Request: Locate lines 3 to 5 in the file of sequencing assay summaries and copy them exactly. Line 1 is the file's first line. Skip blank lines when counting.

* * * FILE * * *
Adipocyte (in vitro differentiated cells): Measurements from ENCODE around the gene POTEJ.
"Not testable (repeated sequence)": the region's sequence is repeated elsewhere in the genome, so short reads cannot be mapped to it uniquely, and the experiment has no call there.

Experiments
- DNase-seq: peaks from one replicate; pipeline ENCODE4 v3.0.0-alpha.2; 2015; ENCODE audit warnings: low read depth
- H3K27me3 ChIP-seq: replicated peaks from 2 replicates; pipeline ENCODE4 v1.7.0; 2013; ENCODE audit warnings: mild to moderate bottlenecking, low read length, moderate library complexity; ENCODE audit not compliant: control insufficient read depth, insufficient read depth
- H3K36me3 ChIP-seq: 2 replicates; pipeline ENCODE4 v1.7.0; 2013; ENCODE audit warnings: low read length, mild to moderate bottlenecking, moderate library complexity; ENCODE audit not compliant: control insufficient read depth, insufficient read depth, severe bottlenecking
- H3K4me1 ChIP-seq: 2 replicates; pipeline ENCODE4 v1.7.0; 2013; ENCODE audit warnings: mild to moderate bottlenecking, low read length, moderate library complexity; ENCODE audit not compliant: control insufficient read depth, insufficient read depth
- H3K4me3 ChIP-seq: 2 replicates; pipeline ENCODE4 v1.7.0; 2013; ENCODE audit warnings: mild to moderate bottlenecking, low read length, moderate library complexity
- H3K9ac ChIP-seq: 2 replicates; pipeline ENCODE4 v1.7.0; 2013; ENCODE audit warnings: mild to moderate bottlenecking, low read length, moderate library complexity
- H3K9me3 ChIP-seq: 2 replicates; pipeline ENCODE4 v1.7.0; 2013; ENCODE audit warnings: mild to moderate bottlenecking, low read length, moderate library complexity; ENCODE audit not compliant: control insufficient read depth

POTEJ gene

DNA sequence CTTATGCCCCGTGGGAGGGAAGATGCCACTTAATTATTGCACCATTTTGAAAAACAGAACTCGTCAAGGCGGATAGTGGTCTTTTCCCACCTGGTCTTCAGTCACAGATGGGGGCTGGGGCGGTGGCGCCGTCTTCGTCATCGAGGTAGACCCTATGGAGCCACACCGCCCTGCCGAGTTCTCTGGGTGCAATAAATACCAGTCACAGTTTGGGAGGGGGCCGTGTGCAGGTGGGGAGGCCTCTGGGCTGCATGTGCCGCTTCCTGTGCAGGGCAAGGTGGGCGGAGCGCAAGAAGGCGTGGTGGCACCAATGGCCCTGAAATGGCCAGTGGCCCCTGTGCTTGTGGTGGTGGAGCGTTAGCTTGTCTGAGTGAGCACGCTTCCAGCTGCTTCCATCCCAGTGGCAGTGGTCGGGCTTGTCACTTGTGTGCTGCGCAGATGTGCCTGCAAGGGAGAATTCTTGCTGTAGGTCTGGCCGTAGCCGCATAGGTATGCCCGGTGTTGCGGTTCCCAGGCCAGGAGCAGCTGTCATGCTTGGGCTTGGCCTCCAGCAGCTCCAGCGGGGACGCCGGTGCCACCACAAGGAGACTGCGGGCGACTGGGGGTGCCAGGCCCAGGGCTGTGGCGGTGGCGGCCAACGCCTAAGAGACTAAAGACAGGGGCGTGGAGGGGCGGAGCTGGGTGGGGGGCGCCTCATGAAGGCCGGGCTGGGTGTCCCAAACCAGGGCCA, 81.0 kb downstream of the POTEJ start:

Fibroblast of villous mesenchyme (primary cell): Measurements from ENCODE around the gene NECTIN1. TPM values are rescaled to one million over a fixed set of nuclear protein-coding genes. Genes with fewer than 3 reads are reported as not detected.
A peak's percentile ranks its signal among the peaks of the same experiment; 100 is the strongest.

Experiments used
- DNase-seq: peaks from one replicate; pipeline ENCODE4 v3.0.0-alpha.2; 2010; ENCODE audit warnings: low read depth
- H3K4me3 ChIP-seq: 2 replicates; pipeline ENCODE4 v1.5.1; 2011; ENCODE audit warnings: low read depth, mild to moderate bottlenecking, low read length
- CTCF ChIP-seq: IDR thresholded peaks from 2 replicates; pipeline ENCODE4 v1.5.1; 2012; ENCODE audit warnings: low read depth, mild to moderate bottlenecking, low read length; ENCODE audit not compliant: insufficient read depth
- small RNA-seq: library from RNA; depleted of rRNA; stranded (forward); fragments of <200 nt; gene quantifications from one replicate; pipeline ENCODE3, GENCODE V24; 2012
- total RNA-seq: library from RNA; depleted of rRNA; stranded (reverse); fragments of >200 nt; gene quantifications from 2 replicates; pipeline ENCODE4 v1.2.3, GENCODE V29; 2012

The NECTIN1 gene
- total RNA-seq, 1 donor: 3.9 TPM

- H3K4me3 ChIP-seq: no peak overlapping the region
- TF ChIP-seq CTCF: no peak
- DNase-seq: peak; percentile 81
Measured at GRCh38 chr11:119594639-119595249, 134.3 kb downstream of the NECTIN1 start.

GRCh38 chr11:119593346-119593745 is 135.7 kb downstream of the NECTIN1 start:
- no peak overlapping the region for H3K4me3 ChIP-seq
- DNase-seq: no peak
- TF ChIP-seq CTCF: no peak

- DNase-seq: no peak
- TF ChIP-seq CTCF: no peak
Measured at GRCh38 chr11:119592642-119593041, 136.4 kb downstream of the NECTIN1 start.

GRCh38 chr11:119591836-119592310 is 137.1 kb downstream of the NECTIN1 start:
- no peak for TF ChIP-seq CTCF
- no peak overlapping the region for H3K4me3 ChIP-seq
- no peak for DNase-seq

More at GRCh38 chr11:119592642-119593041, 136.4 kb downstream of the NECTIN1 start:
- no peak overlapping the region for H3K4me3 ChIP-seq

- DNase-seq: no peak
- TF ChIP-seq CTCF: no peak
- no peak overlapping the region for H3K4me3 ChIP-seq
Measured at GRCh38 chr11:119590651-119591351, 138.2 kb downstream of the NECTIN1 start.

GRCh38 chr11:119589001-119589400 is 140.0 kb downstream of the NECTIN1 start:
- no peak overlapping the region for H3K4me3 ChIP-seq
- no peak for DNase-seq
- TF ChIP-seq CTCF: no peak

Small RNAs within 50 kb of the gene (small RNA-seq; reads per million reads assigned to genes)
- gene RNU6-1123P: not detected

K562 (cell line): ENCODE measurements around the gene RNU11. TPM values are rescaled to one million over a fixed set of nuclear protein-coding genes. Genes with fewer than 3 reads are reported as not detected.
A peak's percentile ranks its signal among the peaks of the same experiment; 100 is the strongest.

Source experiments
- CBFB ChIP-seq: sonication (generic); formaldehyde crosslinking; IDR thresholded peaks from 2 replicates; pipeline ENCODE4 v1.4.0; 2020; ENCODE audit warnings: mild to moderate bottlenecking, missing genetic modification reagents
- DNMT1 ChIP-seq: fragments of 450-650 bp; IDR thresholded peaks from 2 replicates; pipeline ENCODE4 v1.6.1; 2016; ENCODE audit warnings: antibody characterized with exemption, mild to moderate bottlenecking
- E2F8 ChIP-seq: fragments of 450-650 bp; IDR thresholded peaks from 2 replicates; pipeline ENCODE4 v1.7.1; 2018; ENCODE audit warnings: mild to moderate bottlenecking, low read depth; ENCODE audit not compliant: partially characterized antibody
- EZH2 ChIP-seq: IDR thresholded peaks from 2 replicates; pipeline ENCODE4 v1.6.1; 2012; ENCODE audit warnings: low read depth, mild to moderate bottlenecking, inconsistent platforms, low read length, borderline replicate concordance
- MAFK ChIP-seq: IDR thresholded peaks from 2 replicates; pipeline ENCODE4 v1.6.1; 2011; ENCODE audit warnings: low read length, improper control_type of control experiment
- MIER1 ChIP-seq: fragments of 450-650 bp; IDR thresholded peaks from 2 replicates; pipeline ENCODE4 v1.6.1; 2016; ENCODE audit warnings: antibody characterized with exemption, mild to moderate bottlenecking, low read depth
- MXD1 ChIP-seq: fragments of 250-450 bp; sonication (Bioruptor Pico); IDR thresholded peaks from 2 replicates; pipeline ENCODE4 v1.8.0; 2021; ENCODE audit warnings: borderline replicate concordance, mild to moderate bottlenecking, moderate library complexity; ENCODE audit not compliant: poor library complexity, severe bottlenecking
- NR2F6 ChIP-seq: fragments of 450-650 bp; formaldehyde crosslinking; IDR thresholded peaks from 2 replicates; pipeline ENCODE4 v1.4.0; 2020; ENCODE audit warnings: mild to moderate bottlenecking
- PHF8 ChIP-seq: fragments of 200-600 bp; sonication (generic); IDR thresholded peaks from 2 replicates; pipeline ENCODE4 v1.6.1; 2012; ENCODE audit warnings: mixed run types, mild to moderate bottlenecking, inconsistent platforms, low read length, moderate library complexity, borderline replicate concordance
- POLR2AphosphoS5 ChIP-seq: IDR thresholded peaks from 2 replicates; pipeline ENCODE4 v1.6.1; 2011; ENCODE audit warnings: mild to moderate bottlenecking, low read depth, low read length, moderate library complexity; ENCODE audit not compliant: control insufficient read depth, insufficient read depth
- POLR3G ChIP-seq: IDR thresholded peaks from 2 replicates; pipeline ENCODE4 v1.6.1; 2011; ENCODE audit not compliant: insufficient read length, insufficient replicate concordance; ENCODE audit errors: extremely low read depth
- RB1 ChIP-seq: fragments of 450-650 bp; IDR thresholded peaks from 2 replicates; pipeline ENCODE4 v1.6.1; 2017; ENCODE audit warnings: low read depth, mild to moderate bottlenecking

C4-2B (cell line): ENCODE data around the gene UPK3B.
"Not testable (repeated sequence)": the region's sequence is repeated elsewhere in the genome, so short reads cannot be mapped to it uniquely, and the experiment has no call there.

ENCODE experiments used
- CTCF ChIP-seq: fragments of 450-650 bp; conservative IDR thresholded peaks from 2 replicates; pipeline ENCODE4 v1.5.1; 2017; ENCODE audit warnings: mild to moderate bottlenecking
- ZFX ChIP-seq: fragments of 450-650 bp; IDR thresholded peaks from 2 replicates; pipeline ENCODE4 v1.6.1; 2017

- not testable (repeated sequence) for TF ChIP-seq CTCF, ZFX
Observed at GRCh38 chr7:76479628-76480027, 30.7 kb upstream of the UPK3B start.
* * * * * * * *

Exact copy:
Experiments
- DNase-seq: peaks from one replicate; pipeline ENCODE4 v3.0.0-alpha.2; 2015; ENCODE audit warnings: low read depth
- H3K27me3 ChIP-seq: replicated peaks from 2 replicates; pipeline ENCODE4 v1.7.0; 2013; ENCODE audit warnings: mild to moderate bottlenecking, low read length, moderate library complexity; ENCODE audit not compliant: control insufficient read depth, insufficient read depth